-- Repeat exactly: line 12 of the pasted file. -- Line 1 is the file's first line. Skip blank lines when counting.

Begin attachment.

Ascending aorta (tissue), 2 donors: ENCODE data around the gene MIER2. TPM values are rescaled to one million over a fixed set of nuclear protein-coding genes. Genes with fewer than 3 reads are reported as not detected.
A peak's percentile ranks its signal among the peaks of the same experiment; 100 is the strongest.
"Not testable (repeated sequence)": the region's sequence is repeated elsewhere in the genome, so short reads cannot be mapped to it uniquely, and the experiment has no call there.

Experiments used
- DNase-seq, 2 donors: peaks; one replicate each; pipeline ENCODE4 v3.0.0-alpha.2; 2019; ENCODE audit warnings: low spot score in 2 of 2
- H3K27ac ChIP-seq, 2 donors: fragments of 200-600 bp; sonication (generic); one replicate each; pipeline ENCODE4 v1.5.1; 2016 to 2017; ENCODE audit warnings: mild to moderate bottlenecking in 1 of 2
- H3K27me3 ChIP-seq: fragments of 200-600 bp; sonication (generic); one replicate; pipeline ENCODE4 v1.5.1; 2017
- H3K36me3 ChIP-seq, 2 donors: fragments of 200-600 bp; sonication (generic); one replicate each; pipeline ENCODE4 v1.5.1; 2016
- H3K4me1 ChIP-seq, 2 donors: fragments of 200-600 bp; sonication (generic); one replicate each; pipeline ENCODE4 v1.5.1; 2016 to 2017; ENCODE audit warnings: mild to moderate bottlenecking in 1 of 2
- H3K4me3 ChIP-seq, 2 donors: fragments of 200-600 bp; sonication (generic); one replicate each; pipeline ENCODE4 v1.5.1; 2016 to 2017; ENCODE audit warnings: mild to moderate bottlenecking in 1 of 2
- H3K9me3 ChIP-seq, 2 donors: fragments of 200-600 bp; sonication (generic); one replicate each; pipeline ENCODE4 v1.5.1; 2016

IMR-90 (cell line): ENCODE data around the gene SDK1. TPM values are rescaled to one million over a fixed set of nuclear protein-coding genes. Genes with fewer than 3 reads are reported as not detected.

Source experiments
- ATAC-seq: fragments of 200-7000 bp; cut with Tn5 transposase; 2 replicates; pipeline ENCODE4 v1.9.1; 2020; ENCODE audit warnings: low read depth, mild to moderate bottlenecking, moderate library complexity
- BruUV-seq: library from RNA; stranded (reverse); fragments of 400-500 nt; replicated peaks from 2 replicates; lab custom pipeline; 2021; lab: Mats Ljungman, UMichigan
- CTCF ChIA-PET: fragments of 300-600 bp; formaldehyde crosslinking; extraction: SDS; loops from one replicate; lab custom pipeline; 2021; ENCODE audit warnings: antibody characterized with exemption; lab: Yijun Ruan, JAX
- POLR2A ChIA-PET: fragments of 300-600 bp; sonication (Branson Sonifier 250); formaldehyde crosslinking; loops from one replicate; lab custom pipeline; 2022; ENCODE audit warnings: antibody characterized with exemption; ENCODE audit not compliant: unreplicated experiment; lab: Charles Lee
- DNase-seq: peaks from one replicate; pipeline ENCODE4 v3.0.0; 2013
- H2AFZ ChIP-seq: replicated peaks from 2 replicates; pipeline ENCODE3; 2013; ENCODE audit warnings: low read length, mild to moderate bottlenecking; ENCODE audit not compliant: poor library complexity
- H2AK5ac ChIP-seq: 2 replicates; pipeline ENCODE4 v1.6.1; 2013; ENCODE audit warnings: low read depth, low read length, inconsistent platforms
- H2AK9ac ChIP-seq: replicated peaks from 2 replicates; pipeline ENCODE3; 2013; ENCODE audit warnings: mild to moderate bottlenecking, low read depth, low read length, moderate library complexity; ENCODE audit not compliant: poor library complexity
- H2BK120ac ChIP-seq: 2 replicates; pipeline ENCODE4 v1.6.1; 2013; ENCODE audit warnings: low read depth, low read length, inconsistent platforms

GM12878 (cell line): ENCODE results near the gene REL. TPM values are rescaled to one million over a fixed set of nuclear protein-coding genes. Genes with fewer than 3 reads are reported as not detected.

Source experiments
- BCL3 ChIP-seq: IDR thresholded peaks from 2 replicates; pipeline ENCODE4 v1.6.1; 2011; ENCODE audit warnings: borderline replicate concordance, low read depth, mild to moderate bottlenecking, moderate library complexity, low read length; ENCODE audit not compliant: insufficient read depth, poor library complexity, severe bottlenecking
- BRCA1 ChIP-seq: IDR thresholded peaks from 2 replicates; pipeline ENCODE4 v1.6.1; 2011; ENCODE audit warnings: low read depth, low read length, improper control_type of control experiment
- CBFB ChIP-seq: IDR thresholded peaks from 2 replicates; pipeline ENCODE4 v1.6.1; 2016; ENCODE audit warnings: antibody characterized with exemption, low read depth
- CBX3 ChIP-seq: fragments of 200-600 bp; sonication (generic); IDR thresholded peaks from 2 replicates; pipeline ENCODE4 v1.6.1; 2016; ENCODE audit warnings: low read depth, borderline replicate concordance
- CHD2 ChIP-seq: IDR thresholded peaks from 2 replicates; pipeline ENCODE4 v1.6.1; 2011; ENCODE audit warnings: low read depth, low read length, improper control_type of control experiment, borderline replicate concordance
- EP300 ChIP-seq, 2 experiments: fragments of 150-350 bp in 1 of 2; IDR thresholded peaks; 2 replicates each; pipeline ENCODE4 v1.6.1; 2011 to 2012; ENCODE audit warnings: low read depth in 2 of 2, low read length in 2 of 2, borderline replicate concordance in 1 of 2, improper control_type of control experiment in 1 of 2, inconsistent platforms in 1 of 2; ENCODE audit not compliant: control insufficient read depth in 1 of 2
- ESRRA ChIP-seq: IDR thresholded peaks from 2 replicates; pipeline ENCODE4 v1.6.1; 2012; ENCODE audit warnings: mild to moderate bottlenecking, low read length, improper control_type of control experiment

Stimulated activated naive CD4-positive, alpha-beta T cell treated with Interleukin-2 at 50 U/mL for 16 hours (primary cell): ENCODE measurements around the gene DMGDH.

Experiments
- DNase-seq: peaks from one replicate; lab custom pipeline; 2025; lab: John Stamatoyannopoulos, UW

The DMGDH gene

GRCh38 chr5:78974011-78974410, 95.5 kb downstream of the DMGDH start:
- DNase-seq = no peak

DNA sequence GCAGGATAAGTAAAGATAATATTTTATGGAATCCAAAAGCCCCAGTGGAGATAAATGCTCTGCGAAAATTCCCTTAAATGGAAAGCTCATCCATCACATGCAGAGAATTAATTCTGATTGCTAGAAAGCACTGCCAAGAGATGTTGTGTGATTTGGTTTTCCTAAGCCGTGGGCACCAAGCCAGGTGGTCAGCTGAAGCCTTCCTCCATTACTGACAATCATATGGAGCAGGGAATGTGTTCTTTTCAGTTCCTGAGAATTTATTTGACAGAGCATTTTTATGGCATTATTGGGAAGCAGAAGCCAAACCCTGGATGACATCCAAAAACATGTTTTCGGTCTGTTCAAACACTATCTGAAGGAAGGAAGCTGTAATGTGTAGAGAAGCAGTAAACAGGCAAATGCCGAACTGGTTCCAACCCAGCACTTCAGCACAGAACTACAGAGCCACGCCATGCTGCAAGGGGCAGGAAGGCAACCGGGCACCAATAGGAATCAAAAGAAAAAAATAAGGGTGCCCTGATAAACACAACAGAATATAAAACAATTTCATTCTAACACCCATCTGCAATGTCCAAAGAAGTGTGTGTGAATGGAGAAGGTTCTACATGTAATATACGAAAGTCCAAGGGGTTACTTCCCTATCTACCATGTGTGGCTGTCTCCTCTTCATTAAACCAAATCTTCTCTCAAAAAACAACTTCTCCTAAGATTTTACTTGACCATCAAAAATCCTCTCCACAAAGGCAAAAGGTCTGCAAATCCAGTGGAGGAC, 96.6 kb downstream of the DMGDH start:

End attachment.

IMR-90 (cell line): ENCODE data around the gene SDK1. TPM values are rescaled to one million over a fixed set of nuclear protein-coding genes. Genes with fewer than 3 reads are reported as not detected.